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. Last Updated: 07/27/2016

Social Policy Chief Says He Lacks Funds, Power to Relieve Russia's 'Mass Poverty'

Russia's social policy chief said Monday a quarter of Russians were living below subsistence levels and complained he had little power or money to put things right.


First Deputy Prime Minister Viktor Ilyushin, in overall charge of social policy, said real incomes had plunged 40 percent since the Soviet Union fell apart in 1991, unemployment had risen and many regions faced acute social problems.


"However deplorable it is, we have to acknowledge that mass poverty has arisen and the number of citizens with incomes below the subsistence minimum is a quarter of the whole population of Russia," Ilyushin told a news conference. "The main and strongest impression that I have taken from two months of work is that I can resolve practically nothing. I do not have that part of the budget and financial resources with which I can take decisions."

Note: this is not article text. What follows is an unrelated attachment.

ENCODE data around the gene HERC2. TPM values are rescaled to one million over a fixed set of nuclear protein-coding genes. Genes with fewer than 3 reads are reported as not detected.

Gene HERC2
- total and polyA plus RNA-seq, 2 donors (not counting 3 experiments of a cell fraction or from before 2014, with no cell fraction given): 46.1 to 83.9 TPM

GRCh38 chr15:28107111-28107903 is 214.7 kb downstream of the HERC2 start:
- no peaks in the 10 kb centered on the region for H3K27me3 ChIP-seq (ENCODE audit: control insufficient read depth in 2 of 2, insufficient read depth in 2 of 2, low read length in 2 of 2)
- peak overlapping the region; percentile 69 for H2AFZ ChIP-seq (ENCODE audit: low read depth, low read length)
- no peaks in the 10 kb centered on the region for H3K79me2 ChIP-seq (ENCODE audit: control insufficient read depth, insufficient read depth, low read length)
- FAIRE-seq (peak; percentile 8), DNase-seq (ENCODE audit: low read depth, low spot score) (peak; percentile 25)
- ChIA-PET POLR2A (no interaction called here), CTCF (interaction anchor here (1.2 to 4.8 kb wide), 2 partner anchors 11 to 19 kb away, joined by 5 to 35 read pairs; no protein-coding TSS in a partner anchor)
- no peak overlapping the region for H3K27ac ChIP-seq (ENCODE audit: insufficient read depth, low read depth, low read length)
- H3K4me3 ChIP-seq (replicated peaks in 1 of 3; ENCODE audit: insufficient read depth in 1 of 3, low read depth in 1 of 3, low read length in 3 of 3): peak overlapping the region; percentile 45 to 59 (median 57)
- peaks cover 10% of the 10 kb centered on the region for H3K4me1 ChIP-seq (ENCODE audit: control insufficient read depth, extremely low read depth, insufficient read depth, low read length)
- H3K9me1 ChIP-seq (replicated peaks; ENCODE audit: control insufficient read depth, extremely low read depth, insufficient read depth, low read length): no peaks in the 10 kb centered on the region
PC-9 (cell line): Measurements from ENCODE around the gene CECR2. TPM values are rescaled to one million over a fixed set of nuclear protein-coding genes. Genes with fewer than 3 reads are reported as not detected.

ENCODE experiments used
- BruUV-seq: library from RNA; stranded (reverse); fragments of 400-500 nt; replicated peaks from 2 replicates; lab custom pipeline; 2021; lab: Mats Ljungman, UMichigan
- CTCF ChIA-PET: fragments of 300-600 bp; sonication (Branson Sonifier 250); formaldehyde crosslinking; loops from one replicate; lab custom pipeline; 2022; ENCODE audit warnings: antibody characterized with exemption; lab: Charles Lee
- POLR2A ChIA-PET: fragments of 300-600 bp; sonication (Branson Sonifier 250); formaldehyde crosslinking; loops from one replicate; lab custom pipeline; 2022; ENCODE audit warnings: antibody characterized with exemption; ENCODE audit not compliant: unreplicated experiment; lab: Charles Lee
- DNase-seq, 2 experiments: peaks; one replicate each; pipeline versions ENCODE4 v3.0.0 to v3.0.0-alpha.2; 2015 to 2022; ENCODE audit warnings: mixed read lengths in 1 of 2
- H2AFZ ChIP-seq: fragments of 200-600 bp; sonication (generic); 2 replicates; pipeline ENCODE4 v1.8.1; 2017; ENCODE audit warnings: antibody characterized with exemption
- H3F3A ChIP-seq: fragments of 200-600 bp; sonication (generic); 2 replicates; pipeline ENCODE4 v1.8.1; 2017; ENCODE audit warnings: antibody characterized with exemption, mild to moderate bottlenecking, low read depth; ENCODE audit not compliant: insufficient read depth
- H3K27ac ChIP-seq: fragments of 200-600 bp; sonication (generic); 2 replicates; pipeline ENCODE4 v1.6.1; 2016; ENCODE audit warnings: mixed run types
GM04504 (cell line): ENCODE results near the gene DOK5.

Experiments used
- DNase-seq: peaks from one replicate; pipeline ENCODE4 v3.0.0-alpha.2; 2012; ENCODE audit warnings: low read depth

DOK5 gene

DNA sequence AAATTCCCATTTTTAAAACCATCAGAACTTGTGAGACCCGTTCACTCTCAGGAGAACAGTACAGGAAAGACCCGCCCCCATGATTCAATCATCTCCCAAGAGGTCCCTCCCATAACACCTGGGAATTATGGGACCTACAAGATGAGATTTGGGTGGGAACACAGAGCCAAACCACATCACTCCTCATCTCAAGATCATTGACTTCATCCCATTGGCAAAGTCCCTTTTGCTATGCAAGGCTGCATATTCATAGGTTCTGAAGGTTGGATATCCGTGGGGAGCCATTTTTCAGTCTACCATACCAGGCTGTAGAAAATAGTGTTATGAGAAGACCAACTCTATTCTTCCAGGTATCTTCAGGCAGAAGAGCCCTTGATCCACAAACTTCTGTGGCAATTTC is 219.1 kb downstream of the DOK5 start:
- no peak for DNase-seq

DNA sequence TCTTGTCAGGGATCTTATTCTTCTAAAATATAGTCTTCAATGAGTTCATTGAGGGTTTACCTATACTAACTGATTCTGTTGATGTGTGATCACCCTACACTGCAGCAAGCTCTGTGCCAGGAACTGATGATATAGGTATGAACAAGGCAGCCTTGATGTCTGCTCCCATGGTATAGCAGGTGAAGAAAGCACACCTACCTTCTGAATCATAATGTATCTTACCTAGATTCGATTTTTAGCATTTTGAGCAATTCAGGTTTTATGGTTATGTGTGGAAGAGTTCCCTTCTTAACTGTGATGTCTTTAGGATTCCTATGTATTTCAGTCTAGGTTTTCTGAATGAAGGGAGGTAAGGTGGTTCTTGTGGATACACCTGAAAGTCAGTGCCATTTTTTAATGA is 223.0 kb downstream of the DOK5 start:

The discreetly veiled gap between Soviet-era rich and poor has turned into a broad and very evident chasm in the new Russia, where an elite has amassed vast fortunes and sky-high inflation of the early years of reform has beggared millions.


Ilyushin said money for social programs was not always going to the right people. "Sponging has increased and there are limited possibilities of getting help to those who really need it," he said.





, who moved from Yeltsin's administration to join the government,